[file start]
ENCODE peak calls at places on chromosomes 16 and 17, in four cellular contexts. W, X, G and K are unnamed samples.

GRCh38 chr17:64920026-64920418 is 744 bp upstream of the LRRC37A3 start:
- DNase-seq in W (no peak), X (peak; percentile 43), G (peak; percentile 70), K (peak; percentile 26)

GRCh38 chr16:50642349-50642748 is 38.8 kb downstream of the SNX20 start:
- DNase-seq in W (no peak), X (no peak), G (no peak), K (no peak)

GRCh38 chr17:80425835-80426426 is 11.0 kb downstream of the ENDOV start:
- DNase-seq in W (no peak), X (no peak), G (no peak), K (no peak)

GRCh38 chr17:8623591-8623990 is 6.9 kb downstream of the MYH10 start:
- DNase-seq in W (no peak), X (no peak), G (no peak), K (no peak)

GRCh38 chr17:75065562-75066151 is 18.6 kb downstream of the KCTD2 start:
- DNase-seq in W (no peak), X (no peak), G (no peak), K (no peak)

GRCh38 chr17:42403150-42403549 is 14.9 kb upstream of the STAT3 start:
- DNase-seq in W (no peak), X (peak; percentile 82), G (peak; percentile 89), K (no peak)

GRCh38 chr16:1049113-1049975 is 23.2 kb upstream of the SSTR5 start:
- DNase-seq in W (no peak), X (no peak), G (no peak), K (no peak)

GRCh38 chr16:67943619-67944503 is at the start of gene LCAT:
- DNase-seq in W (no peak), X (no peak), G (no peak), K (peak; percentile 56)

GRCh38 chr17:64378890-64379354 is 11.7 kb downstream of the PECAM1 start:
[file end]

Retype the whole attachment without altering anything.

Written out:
ENCODE peak calls at places on chromosomes 16 and 17, in four cellular contexts. W, X, G and K are unnamed samples.

GRCh38 chr17:64920026-64920418 is 744 bp upstream of the LRRC37A3 start:
- DNase-seq in W (no peak), X (peak; percentile 43), G (peak; percentile 70), K (peak; percentile 26)

GRCh38 chr16:50642349-50642748 is 38.8 kb downstream of the SNX20 start:
- DNase-seq in W (no peak), X (no peak), G (no peak), K (no peak)

GRCh38 chr17:80425835-80426426 is 11.0 kb downstream of the ENDOV start:
- DNase-seq in W (no peak), X (no peak), G (no peak), K (no peak)

GRCh38 chr17:8623591-8623990 is 6.9 kb downstream of the MYH10 start:
- DNase-seq in W (no peak), X (no peak), G (no peak), K (no peak)

GRCh38 chr17:75065562-75066151 is 18.6 kb downstream of the KCTD2 start:
- DNase-seq in W (no peak), X (no peak), G (no peak), K (no peak)

GRCh38 chr17:42403150-42403549 is 14.9 kb upstream of the STAT3 start:
- DNase-seq in W (no peak), X (peak; percentile 82), G (peak; percentile 89), K (no peak)

GRCh38 chr16:1049113-1049975 is 23.2 kb upstream of the SSTR5 start:
- DNase-seq in W (no peak), X (no peak), G (no peak), K (no peak)

GRCh38 chr16:67943619-67944503 is at the start of gene LCAT:
- DNase-seq in W (no peak), X (no peak), G (no peak), K (peak; percentile 56)

GRCh38 chr17:64378890-64379354 is 11.7 kb downstream of the PECAM1 start: